Wireless kitchen blender

I saw an segment on Headline News this morning about new technology at a tradeshow. It showed a kitchen blender that is cordless. It gets its power inductively from a specific location on the countertop. If you move the blender away from the location, the blender doesn't work.
I laughed at it because I can just imagine how this would go in my house. My wife would want this new blender. I would have to replace the countertop with this new type of countertop. I would have to run AC power to the underside of the countertop. Of course, this would require replacing the kitchen sink and faucet, as well. Due to replacing the countertop, the walls would have to be painted because I'm sure there would be a noticable difference. With new painted walls, the cabinets would need to be cleaned or replaced. Now that the cabinets, walls and countertop are looking like new, the floor would definitely need to be replaced. Maybe even have to get all new appliances as well.
All for a freaking $100 blender.....
Robin
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What makes you think it only costs $100? A Vitamix is like $400 and that's nothing exotic. They do come up with some real whacky ideas though.
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wrote:

What would happen if you left a knife, for example, on the countertop over the subsurface gizmo? Would the knife start twirling around on the countertop? Could be hazardous to the body of anyone nearby, not just the wallet for initial installation (or the resulting kitchen makeover)..
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wrote:

Yea, I probably low-balled the price. I can see the convenience of being cordless, but now they are adding another point of failure into the equation. If all of the appliances go to this new technology and your countertop fails, thats a much larger problem than just replacing the appliance.
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Here's the link to the story: http://www.hlntv.com/video/2013/01/10/ces-hottest-gadgets-mario-armstrong?clusterId=1409#videoplayer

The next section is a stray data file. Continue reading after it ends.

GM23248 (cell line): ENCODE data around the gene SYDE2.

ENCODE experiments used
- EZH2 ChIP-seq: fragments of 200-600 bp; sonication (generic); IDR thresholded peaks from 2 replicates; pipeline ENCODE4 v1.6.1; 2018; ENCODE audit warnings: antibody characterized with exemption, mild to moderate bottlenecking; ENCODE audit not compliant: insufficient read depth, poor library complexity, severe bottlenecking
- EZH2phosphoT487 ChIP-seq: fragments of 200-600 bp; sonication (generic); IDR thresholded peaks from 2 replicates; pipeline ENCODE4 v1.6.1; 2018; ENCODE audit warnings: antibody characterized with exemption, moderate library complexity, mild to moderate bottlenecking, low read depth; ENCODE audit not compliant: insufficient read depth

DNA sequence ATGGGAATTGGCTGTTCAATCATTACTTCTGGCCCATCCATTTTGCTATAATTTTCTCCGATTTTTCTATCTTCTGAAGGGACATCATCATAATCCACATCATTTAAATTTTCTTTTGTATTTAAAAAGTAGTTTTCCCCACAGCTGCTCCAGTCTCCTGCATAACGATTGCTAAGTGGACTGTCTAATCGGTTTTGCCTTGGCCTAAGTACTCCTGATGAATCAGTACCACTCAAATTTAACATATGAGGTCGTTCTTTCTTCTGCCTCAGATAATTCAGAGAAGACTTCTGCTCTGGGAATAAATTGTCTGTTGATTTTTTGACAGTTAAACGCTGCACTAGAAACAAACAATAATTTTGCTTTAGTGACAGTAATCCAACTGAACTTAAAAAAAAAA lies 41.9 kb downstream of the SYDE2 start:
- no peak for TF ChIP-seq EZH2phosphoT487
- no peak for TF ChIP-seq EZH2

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Yeah, it's pretty lame. There are already cordless blenders that use rechargable batteries for those that don't want a cord. I don't need one of those either. This new thing is like us hearing for years about how your refrigerator is going to be connected to the internet. Another solution in search of a problem.
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On 01/11/2013 10:07 AM, snipped-for-privacy@optonline.net wrote:

What's lame about it? Seems to be a pretty innovative application of inductive power transfer that is already in use with electric toothbrushes and cellphones.
If you have no need for the new technology then this doesn't affect you, unless you just like complaining because it is new.
Jon
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On 1/11/2013 1:04 PM, Jon Danniken wrote:

toothbrushes and cells are pretty low power, and that's used for charging. seems to me that a blender will require a much higher power transfer, unless the blender is also just being charged and has internal batteries. in that case, it won't be as powerful for as long as a corded blender.
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On 1/11/2013 12:20 PM, chaniarts wrote:

A blender that worked on an induction cooktop would have a much larger target demographic. Where'd I put that stack of patent application forms??
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I did a little googling and it is indeed a cordless blender with batteries. That means it just gets charged, as you say. In addition it has the feature that you get to stand on your head to try to figure out how to mount the charging half under the counter. Assuming there is room there to do so. And then figure out how to power it from under the counter. Gee, you have spare outlets under your cabinets waiting for this marvel? I have plenty of outlets above the counter and I don't see the big problem with plugging in a blender.....